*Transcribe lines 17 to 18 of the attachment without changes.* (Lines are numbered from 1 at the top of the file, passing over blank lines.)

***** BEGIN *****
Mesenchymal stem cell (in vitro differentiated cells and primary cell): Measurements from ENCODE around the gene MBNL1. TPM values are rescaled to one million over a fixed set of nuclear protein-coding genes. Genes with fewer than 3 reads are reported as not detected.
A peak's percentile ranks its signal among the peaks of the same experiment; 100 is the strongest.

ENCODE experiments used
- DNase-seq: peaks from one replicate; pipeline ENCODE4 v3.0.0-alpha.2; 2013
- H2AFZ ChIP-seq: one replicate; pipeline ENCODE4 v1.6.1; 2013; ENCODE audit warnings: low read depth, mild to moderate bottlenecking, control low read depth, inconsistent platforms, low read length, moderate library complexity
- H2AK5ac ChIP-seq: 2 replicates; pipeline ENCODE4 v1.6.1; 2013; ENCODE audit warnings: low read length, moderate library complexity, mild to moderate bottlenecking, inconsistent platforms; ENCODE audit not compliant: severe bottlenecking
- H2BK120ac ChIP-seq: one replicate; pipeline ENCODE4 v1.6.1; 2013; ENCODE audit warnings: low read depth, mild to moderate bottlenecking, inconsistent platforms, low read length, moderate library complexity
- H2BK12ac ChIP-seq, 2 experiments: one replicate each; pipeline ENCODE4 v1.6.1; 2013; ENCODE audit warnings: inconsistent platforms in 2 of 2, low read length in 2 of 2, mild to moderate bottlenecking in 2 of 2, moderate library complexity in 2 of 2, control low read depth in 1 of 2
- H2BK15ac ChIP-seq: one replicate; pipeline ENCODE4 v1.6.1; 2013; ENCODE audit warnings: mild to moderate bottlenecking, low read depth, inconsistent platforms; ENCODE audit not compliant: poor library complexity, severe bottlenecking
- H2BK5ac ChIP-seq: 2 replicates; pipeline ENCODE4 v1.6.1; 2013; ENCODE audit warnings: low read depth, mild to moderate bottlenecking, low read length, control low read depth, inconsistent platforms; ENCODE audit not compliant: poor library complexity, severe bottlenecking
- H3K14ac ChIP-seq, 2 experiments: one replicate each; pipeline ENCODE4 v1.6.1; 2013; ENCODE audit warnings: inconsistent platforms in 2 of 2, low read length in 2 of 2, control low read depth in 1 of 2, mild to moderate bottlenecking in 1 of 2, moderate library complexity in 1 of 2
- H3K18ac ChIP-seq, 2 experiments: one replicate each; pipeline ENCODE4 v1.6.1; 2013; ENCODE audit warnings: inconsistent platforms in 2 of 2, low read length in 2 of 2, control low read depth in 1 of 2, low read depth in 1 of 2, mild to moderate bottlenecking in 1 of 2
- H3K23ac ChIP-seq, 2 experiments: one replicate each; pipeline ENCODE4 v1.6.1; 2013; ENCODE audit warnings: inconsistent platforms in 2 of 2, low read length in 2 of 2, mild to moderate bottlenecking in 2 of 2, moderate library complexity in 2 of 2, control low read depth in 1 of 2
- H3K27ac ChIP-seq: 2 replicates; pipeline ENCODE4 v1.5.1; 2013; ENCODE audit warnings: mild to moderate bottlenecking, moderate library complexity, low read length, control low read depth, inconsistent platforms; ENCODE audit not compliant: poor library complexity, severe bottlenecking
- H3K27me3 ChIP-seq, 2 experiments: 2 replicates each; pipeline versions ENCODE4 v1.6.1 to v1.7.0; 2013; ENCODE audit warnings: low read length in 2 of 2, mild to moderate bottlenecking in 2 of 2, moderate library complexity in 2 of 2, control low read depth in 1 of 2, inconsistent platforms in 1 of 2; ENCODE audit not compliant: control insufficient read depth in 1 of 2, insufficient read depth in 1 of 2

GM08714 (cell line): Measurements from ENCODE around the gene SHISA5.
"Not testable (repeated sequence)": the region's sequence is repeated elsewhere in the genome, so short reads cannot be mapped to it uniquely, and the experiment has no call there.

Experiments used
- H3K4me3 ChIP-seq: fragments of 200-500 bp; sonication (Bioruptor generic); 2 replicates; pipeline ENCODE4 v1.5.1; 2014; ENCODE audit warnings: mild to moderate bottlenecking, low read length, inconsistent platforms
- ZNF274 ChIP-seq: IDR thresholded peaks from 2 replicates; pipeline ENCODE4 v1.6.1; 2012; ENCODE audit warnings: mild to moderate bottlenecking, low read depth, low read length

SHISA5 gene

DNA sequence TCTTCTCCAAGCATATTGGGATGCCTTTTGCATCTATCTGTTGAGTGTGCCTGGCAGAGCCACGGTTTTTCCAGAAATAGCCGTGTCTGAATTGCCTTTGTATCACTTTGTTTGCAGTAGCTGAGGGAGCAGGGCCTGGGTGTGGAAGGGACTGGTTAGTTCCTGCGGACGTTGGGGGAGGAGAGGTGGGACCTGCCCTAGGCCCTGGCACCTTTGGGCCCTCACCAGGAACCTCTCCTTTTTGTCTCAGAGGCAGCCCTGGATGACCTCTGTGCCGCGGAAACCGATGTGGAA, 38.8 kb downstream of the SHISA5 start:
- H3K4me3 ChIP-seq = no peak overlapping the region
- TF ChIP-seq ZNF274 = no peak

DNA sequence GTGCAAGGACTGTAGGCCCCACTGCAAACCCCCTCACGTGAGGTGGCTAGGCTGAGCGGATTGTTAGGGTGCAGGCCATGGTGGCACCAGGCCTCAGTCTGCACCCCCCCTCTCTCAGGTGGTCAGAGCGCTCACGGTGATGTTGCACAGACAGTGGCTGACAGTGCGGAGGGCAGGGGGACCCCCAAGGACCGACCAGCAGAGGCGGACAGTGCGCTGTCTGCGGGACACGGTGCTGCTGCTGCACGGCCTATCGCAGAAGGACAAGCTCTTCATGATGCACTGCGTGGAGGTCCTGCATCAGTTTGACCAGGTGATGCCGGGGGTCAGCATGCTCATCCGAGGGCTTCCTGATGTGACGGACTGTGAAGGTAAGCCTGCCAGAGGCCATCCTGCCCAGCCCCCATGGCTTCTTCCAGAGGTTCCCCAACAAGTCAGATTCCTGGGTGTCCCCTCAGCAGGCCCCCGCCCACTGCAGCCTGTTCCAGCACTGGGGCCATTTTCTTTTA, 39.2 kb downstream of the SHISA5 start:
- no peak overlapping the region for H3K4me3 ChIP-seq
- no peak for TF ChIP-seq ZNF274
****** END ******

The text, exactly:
"Not testable (repeated sequence)": the region's sequence is repeated elsewhere in the genome, so short reads cannot be mapped to it uniquely, and the experiment has no call there.

Experiments used